In the rash of inquiries that followed the Newsroom exposure of the Hastings fiasco, the voices of those most affected by destructive / muscular rescue-centered practice were directly heard. However, as suggested in my previous post, the recent report of Kelvin Davis’ Māori Advisory Group has not (at least not yet) gone as far as mandating a ‘for and by’ Maori child welfare system in line with the authority promised by te Tiriti. Aaron Smale has argued that once again the voices of the most disenfranchised and oppressed have not been attended to – that the interests of those (often Māori) at the bottom of the hierarchy of power have been disregarded.

The Jury is out in relation to the question of real and lasting systemic reform. So often in the past human rights centered inquiries have led to angst and blood-letting but not radical change (Žižek, 2014). The notify, investigate /assess, and intervene (in the lives of whānau judged to be dangerous to their children) system of statutory child protection practice is not likely to be dismantled any time soon. We know that this process has not worked well in the distant or recent past. These systems are discriminatory and often fail to protect children from harm – not least because interventions in the name of care have been so destructive of security, identity and belonging.

There are several challenging bones to be picked by the social work profession in all of this. Child protection practice – and social work more broadly – must name and confront the elephants in their room. For child protection the sticking point is the specter of serious harm and sometimes the death of children at the hands of their ‘natural’ family caregivers. Radical reform is hamstrung by this emotive reality. It is the fear that sits behind the felt need to maintain a forensic (legal / medical) investigation-driven child protection system. This is the argument raised against those who would abolish CPS in the US, and although not often articulated, it also influences the intent to retain and strengthen state social work in Aotearoa. The fact that the current system does more harm than good is perpetually obscured by this emotive screen.

How successful have our actions to protect high-risk children been? How good can we ever be at this? As a social worker I encountered child deaths and youth suicides that we only saw coming in hindsight. I don’t think that this has changed. We are overdue for this hard conversation. Does this moral burden justify the collateral damage? What are the alternatives?

There is a second elephant named systemic inequality and it is a function of capitalist social relations. We have fallen in love with the notion of protecting ‘our most vulnerable’. This social group is talked about in other ways – the  hard to reach, the underclass poor. There is a long history of social work as a device for managing those on the fringes: for fixing and supporting identified problem families.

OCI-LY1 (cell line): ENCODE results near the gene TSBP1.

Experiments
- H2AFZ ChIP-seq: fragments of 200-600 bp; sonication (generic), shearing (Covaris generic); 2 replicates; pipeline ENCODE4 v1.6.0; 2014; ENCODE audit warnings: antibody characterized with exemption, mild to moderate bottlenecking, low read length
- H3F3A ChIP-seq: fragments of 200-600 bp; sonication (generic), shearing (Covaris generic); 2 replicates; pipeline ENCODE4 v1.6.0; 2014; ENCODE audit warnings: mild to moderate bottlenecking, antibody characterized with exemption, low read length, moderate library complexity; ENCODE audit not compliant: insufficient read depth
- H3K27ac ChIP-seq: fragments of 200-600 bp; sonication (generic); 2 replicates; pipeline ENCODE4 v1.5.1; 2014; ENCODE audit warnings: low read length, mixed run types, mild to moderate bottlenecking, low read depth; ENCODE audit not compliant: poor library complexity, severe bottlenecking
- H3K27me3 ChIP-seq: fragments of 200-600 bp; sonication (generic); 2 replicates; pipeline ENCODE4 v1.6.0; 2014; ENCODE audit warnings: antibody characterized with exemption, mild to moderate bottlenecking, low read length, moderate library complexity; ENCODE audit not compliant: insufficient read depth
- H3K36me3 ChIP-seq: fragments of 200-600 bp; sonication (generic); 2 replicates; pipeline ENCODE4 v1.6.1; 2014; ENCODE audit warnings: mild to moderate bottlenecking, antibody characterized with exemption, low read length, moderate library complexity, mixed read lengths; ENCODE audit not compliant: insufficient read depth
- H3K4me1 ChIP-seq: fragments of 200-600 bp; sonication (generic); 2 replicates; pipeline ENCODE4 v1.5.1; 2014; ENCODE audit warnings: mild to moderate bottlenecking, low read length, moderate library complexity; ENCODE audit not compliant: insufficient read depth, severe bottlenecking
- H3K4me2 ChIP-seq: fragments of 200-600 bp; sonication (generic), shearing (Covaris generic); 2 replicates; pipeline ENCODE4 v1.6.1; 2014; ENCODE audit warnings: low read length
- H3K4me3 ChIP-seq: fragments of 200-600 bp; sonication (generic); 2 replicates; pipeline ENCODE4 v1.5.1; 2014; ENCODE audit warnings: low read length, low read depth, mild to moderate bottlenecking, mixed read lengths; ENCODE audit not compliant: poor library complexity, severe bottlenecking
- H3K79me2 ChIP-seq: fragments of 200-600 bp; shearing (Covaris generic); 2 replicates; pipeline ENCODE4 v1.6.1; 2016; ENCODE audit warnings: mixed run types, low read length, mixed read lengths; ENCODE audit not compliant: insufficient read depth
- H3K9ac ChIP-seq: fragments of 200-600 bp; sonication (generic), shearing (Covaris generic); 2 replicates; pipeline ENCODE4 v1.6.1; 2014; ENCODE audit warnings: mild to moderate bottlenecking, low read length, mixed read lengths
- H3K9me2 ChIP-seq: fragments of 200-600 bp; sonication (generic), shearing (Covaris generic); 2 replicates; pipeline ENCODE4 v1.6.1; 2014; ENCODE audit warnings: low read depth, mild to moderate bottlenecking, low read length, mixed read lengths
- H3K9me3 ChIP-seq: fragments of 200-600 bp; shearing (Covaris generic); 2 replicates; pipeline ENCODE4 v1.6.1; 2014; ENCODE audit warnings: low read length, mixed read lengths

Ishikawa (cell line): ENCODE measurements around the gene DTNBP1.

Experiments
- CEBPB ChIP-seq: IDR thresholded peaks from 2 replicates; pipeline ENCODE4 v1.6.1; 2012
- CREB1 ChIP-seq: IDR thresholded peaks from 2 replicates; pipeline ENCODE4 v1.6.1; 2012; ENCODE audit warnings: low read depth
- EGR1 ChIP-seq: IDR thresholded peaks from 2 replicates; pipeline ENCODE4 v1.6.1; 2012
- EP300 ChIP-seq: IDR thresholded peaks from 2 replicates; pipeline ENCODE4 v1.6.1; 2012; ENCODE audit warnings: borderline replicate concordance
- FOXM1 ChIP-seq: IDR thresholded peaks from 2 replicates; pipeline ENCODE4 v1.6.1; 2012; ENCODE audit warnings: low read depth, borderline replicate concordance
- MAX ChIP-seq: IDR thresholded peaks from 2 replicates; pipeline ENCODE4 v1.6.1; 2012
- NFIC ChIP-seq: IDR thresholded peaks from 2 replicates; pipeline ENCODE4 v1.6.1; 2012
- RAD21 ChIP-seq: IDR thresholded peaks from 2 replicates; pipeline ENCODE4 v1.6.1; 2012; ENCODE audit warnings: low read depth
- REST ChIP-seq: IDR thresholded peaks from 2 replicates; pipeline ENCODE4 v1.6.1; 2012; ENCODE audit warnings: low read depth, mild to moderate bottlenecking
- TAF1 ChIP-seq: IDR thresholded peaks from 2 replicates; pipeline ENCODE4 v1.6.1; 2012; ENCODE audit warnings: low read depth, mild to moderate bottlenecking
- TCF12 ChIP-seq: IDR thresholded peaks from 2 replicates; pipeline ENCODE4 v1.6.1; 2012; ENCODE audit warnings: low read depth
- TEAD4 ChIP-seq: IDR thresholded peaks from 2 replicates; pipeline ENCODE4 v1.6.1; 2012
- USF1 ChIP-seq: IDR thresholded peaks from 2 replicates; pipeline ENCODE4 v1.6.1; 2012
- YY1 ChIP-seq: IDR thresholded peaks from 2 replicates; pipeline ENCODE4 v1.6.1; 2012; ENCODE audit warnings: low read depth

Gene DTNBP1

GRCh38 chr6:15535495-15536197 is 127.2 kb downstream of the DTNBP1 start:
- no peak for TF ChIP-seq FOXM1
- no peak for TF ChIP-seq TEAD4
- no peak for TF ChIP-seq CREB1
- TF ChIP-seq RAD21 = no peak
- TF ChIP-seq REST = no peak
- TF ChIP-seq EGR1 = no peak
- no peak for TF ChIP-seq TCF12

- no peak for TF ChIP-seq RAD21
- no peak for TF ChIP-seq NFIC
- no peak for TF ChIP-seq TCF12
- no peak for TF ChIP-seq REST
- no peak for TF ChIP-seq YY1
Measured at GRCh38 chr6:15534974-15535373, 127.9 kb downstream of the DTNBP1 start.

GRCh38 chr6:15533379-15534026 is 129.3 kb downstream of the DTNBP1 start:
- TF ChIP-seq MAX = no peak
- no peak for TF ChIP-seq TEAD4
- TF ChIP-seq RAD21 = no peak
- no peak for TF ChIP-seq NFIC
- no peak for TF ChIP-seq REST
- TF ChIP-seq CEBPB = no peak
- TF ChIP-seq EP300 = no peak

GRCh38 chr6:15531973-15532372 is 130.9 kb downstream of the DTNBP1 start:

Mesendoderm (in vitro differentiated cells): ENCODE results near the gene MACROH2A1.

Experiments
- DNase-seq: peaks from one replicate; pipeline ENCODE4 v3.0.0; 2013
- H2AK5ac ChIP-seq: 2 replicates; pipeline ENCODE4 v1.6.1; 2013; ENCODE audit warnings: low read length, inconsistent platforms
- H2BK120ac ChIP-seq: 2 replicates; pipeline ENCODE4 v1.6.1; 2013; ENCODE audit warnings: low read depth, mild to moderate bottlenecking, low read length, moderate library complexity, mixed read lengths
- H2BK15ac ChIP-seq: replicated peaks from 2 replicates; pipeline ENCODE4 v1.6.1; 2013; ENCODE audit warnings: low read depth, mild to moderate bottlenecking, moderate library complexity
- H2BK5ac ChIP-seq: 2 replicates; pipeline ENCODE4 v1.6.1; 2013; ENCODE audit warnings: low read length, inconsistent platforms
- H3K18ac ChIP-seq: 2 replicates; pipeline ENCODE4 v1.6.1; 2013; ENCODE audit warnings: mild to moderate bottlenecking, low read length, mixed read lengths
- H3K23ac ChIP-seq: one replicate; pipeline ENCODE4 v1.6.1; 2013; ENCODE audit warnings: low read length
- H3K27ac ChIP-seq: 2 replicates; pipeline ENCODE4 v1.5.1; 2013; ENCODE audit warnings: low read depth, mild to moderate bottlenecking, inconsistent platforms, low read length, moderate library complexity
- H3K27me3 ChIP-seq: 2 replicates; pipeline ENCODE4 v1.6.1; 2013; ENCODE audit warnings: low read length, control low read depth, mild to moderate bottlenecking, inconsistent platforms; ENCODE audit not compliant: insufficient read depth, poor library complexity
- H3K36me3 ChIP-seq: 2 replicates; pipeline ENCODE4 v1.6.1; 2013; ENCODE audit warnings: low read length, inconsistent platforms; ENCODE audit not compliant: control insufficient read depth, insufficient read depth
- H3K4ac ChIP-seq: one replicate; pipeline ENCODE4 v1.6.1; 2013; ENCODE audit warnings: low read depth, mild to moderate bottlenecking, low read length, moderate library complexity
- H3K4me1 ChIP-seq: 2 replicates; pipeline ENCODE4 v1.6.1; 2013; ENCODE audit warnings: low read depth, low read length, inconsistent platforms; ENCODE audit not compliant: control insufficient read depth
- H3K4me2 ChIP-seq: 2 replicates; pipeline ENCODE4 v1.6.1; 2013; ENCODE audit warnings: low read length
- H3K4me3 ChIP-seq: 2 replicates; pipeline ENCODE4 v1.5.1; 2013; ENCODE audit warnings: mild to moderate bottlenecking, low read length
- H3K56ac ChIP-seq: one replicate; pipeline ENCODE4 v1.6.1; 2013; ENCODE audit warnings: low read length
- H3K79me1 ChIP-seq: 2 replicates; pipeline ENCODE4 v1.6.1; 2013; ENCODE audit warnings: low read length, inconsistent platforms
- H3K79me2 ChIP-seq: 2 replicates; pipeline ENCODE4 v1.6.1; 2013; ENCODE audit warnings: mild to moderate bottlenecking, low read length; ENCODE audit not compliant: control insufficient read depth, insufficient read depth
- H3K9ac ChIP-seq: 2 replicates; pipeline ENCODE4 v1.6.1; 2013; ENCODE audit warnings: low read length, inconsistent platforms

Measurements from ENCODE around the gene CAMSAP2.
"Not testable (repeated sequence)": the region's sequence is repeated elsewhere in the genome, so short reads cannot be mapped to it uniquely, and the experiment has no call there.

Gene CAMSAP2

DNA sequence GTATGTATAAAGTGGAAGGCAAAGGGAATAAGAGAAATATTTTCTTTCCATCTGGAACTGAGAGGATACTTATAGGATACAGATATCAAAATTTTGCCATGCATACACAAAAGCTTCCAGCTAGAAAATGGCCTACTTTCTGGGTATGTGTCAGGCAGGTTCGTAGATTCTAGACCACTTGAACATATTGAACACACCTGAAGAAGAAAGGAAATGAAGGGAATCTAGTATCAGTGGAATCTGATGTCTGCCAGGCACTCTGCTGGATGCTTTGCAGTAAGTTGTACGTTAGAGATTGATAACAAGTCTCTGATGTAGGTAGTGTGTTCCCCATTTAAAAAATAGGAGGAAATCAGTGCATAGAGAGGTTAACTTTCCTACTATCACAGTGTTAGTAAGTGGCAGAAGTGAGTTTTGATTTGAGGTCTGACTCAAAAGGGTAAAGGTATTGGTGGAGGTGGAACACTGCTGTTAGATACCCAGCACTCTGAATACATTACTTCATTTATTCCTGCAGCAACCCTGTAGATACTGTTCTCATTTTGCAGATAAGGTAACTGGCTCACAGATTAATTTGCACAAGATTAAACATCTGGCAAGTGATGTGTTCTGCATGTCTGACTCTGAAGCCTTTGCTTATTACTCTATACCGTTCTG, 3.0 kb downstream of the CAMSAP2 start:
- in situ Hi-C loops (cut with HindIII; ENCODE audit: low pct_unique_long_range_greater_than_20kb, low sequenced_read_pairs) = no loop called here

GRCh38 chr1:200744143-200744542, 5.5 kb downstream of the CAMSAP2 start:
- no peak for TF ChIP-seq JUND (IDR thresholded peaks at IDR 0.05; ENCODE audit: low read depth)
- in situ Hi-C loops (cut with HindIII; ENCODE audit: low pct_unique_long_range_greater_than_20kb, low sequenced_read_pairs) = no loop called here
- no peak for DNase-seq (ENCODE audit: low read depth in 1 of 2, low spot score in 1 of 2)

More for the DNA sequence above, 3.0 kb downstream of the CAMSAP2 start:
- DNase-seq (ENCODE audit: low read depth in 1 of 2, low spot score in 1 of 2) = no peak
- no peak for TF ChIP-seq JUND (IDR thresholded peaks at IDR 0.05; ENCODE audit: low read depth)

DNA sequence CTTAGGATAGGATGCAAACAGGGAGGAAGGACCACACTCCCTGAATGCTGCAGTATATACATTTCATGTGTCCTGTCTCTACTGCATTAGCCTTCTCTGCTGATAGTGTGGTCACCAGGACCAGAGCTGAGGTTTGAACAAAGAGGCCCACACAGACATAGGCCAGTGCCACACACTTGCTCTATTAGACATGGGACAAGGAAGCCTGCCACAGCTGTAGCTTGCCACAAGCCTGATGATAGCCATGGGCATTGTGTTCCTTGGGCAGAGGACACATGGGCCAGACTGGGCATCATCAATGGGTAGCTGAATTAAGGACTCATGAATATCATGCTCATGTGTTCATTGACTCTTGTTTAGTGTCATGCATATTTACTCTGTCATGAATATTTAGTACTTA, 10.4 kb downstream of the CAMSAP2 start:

The truth is that “our most vulnerable” are not a separate population group who warrant scientific study and corrective intervention (Flanagan, 2018). They are simply people who have been kicked around at the bottom of the social and economic heap. By far the best way of addressing this is to provide people with access to adequate housing, education, health care services, meaningful secure work that pays a living wage and a benefit system which does not demonise and entrench poverty.

People are vulnerable to our economic and political settings. The problem doesn’t lie in their behaviour, attitude, or breeding. As Innes Asher has recently reiterated, there is more vulnerability now than there was thirty years ago because of the economic and political policies that successive governments have chosen. Social work as a practice of care is implicated in all of this. And, of course,  all of this has a particular twist in this unique settler colonial state. Bring out the elephants – let’s have a good look at them. Maybe, it is time for truth, some fresh narratives, and, perhaps, for future reconciliation. How about a conference on child protection futures in Aotearoa in 2022?

Image credit: Suzanne Hanlon

 

References

Cook , L.( 2020 ) ‘A statistical window for the justice system: Putting a spotlight on the scale of state custody of generations of Māori’, Brief of Evidence Wai 2915. Available at: https:// forms.justice.govt.nz/search/ Documents/ WT/ wt_ DOC_ 161895442/ Wai%202915%2C%20
A040(a).pdf

Flanagan, K. (2018) ‘ “Problem families” in public housing: discourse, commentary and (dis) order, Housing Studies, 33(5), 684 ­707.

Scott, D. (2006) ‘Sowing the seeds of innovation in child protection’. Keynote paper  presented to 10th Australasian Child Abuse and Neglect conference, Wellington, New  Zealand.  Available from: https://citeseerx.ist.psu.edu/viewdoc/download?doi=10.1.1.121.4966&rep=rep1&type=pdf

Žižek, S. (2014) From the end of history to the end of capitalism: Trouble in paradise, London: Penguin.